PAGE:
How To Plan A Bicycle Tour 6 Months In Advance: Step 4 – Create A Budget

Once you’ve decided upon the destination for your bike tour, the next step is to create a budget. Unless you’ve got more than enough money to go around (I know I sure don’t), you’re going to want to know how much your bicycle adventure is going to cost.

If you are planning to take a guided bicycle tour where the cost of the tour includes food, guide fees, transportation, etc… the budget isn’t going to be hard to figure out. The price of the tour is how much the trip is going to cost. You might have to add transportation to and from the end points of the tour, but that should be relatively easy to figure out as well.

On the other hand, if you are planning a self-supported tour where you will be determining both your route and your budget along the way, coming up with a detailed list of probable expenses is a bit more difficult.

I’ve already shared in a previous article that when planning for my own bicycle adventures, I typically just look at home much money I’ve got to spend and then work backwards to determine that kind of luxuries I can afford once I hit the road. In this case here, I suggest you do the same.

To start, look at where you plan to go. Let’s say you are planning to go to Europe. You’ll first want to look at the cost of flights. That is going to be a major upfront expense. Then look at the cost of hotels, hostels, and campgrounds. Based on the money you have available for this trip, what kind of accommodations can you afford? Do the same for food, leisure activities, and anything else you think you might spend money on when traveling with your bike.

Most people when planning a “vacation” think that the trip itself is going to be more expensive than what it costs them to stay at home and live their normal life. But based on my experiences (and the experiences of many world travelers I know), traveling can actually save you money! But you’ve got to be smart!

There are ways to live far below your means when traveling by bike and I’ll share some of these techniques in a future article, but for now, just keep in mind that your bike trip does not have to be an overly expensive getaway. If you stick to a budget based on amounts of money you can actually afford to lose, you can have an incredible life-altering experience by bike and not have to spend an arm and a leg along the way.

If after determining the cost of your trip you realize that the cost of airline tickets, food, lodging, fun activities and more is going to be out of your price range, figure out a way to find the money to make the tour possible.

On most of my bicycle tours, it is the airplane tickets that set me back the most. If traveling to Europe, I might need an extra $500 – $1,400 dollars just to get there. If I don’t currently have this much money to spend, I create a plan to make that much money before I leave home. I might sell one of my bicycles, get rid of my car, work overtime at my job, take on a second job, or try and raise the money through some other means.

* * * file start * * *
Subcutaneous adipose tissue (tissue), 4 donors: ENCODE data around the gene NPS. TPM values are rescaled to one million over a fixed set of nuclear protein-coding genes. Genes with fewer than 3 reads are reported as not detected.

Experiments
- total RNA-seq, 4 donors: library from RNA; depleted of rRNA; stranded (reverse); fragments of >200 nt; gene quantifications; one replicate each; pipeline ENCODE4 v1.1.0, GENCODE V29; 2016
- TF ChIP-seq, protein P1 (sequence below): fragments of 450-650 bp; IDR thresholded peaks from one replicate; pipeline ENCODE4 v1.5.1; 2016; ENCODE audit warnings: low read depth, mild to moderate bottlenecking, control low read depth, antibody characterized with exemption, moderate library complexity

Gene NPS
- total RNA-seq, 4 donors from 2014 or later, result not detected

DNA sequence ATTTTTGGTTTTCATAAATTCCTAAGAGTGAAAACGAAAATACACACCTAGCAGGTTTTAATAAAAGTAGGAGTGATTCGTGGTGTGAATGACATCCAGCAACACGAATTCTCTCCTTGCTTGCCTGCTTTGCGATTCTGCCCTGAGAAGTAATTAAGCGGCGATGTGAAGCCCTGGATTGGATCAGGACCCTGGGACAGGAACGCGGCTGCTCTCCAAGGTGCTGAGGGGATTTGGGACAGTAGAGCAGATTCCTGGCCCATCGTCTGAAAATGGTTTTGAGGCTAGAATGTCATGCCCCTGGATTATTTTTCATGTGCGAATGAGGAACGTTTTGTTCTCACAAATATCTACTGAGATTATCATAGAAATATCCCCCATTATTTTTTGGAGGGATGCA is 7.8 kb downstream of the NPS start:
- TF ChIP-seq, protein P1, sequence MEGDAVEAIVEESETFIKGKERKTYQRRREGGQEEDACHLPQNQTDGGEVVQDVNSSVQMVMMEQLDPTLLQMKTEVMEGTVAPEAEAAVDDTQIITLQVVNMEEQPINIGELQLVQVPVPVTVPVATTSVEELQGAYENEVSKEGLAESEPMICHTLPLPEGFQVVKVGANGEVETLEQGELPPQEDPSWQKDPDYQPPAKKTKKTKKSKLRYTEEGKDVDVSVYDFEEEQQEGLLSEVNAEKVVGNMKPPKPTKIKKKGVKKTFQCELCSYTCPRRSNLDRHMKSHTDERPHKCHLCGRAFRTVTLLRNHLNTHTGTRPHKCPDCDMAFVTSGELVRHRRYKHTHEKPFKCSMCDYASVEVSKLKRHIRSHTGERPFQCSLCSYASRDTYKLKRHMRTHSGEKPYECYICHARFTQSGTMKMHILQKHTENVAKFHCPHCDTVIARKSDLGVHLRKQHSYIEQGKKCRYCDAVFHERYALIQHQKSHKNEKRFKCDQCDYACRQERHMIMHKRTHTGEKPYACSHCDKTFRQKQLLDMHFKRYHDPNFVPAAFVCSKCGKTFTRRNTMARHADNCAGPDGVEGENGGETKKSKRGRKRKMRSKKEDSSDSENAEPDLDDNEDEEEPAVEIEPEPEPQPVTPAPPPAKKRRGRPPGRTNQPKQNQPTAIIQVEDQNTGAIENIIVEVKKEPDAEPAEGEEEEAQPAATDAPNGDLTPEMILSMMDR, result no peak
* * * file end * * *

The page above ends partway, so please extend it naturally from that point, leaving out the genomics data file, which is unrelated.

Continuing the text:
You should never let a couple hundred (or even a couple thousand dollars) hold you back from making your bicycle touring dreams a reality. It may seem like a lot of money right now, but once you get out on the road and realize that you are living the dream, you’ll be glad you worked hard and sacrificed that small amount of extra cash to make your dream come true.

Besides, the reason I have you planning this tour six months in advance is so you have the time to create a plan that will provide you with the means of making your bicycle tour actually happen. If you don’t have the funds right now, figure out a way to get the necessary money so you can live the life you want to live.

Remember: It’s only money! You can always make more money, but you can never get back the time you have right now.

Remember: People don’t regret the things they do. They only regret the things they don’t do!

To recap, once you decided where you are going to go on your big biking adventure, figure out how much money you currently have, how much money you think it will cost for the tour to actually happen, and then do whatever you can to make up the difference.

Once you actually sit down and write out your projected expenses, you’ll begin to realize that things are not nearly as expensive as you think.

That’s it for now. Stay tuned for the fifth and final installment in my series on “How To Plan A Bicycle Tour 6 Months In Advance.”


One thought on “How To Plan A Bicycle Tour 6 Months In Advance: Step 4 – Create A Budget

  1. stu johnson says:

    i enjoy reading of your adventure. couple of questions –
    1. do you do any ‘stealth’ camping? if so how has it been?
    2. how much did it cost you to take your own bike? i see you have one of the high dollar ‘bike friday’ type bikes. totally out of the question, money wise, for me.
    last year when i went to Germany i rented a bike for 10 days. but for a 3 week trip that could be very costly.

    hope you continue to have a good trip.


    stu johnson
    mt. airy, nc USA

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